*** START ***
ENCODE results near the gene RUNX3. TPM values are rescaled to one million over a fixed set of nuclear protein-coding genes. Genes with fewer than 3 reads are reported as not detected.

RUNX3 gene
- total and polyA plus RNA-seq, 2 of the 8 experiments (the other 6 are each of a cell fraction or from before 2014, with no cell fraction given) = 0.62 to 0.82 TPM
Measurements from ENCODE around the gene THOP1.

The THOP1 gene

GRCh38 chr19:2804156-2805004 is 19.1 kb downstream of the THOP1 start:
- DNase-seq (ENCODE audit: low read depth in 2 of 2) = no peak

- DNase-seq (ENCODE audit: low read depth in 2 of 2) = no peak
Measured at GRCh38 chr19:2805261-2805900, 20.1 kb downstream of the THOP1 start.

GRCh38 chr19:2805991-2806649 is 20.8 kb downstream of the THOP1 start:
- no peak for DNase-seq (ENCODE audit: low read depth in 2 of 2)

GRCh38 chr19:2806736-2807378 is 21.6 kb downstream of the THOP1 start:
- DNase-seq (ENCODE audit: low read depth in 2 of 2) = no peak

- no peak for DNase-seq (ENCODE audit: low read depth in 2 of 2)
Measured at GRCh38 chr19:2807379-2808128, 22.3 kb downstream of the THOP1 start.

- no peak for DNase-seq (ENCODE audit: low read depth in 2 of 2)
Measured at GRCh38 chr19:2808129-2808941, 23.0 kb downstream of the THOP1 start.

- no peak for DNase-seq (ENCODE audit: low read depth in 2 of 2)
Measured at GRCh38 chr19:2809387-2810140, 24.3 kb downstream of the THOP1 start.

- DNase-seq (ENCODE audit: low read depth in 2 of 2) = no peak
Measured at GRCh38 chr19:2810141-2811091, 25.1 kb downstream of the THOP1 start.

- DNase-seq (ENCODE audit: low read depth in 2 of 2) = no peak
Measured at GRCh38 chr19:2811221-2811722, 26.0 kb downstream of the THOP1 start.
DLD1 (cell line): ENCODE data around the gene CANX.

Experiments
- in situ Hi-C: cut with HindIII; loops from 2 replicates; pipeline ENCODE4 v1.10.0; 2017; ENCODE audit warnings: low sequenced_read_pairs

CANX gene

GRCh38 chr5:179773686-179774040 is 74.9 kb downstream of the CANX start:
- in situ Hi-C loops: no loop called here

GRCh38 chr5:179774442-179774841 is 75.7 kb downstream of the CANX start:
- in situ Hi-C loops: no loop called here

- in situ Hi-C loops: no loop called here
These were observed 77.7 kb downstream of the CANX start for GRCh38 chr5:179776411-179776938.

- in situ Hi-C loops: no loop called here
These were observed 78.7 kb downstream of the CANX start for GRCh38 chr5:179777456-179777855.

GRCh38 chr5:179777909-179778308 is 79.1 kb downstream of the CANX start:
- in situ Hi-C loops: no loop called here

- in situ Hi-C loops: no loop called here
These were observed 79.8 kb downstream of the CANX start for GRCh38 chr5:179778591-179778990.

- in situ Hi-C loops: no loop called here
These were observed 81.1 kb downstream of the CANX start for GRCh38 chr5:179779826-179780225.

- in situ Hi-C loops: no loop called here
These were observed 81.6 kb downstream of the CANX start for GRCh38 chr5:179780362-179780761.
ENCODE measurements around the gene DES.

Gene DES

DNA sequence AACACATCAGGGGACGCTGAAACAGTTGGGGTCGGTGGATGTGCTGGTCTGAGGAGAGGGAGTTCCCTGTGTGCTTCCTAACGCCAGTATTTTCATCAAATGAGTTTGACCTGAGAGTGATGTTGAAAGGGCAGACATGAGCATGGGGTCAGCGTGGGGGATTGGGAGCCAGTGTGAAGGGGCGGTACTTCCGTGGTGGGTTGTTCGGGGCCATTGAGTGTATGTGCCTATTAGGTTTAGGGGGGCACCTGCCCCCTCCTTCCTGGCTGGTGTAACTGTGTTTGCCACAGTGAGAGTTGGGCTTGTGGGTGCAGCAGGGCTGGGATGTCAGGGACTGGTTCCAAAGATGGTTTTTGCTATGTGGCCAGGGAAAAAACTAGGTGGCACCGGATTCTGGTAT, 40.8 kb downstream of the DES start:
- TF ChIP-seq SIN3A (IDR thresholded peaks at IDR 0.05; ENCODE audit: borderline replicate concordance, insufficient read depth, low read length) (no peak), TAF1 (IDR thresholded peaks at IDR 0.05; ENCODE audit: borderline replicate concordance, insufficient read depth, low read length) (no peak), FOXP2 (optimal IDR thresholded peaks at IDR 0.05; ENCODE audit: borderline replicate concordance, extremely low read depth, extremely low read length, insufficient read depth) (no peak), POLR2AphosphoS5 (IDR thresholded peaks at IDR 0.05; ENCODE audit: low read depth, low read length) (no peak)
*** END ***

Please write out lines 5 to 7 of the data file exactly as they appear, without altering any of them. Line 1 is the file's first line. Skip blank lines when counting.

The THOP1 gene

GRCh38 chr19:2804156-2805004 is 19.1 kb downstream of the THOP1 start:
- DNase-seq (ENCODE audit: low read depth in 2 of 2) = no peak